Peter Rhodes on vegan kilts, dangerous statistics and the global message of McDonald's
Read today's column from Peter Rhodes.
That nation-shattering, constitution-threatening, media-obsessing Royal Crisis in full:
- Harry and Meghan ask to spend more time in Canada
- Queen says: “Oh, all right, then.”
- That's it.
From Scotland comes news of a company manufacturing vegan kilts, avoiding all animal products such as wool and leather. The result is a pleated polyester bloke-skirt with plastic straps. But why stop there? Where is the macrobiotic sporran, the plant-based Tam o' Shanter, the lentil-derived dirk? Are we serious about saving this planet or not?
How statistics are made up. According to the Crime Survey for England and Wales this week, about one in five adults experienced some form of child abuse before they turned 16. Which sounds appalling until you read the small print: “Experiences ranged from being threatened as a child to rape.” In which bizarre parallel universe can a verbal threat be in any way equated to child-rape? These figures seem to prove that if you spread the criteria wide enough, you can prove anything.
“You wait till your father gets home.” Quickly, log it, prosecute it, put the mother on probation. That threat is surely another appalling case of child abuse.
The same catch-all approach is seen in the nationwide offensive against motorists who stray a few mph over the speed limit. What we need is law enforcement that works like a sniper to pick off the truly homicidal drivers and the vilest child abusers without mercy. Instead, the authorities use the shotgun approach. They try to convince us that a) nicking thousands of harmless motorists at 34mph is saving us from road carnage and b) extending the definition of child abuse to cover normal family behaviour and getting thousands of convictions will somehow reduce childhood suffering. Yet as the net is cast ever wider the sadistic, long-term torture and murder of infants goes on year after year, committed by a relatively small number of monsters, while cops and social workers are looking the other way.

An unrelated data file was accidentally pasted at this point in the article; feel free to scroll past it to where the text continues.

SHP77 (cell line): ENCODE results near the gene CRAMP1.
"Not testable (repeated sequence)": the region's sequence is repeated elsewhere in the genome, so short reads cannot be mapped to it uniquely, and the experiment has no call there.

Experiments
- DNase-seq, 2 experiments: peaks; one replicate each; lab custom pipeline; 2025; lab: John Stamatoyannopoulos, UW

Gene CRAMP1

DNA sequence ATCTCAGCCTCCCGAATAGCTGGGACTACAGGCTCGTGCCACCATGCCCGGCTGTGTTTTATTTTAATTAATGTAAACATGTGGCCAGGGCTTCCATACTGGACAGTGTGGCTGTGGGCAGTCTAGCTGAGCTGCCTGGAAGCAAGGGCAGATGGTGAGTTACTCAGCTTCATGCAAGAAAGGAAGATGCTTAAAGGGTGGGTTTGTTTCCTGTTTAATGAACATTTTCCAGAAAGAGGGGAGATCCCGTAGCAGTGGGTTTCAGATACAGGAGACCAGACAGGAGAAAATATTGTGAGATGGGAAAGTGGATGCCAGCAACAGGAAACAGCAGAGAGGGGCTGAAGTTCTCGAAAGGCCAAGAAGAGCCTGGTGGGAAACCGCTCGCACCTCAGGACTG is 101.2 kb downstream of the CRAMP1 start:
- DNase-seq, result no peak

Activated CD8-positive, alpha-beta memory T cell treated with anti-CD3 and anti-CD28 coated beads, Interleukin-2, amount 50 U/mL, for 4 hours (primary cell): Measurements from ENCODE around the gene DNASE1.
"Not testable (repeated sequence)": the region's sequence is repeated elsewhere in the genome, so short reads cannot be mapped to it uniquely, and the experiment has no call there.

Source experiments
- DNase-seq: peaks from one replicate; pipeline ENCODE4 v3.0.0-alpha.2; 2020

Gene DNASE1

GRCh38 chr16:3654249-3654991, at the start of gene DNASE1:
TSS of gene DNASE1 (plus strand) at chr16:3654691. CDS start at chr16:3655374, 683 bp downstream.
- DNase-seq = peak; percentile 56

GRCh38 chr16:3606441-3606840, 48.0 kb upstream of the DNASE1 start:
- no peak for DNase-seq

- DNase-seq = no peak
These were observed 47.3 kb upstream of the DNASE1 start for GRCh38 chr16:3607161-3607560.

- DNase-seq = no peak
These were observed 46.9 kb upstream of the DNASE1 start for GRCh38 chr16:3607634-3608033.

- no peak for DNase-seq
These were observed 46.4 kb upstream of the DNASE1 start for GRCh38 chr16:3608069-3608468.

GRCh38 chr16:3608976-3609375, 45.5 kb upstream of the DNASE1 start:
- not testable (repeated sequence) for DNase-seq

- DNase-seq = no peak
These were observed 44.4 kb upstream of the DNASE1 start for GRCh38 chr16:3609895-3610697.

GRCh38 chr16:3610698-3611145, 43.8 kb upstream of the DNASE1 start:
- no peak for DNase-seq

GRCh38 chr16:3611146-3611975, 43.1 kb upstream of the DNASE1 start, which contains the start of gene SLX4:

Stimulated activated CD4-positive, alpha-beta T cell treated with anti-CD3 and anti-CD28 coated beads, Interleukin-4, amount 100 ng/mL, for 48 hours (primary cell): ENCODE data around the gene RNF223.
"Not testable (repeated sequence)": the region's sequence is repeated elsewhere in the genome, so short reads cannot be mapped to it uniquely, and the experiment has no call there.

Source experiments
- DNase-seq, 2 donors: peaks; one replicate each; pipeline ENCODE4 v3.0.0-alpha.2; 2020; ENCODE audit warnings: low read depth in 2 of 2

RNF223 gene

The last barricade has fallen. Until now, the tiny county of Rutland has been the only English county without a McDonald's restaurant. Councillors this week voted to allow a drive-through. I dare say the locals (Rutlanders? Ruttles?) will quickly learn the global lesson of McDonald's, or for that matter of any fast-food joint. To have one 200 yards from your home is a great asset. To have one 10 yards from your home is a damn nuisance.
Men who go down to the sea in ships have always been a special breed. Cornwall: This Fishing Life (BBC2) is a fascinating study of big, blunt fishing-boat blokes who, depending on the tide, currents and fathomless panic of unseen silvery shoals, can make nothing one night and £1,000 the next. Catch it if you can. I guarantee you'll never feel the same way about sardines on toast.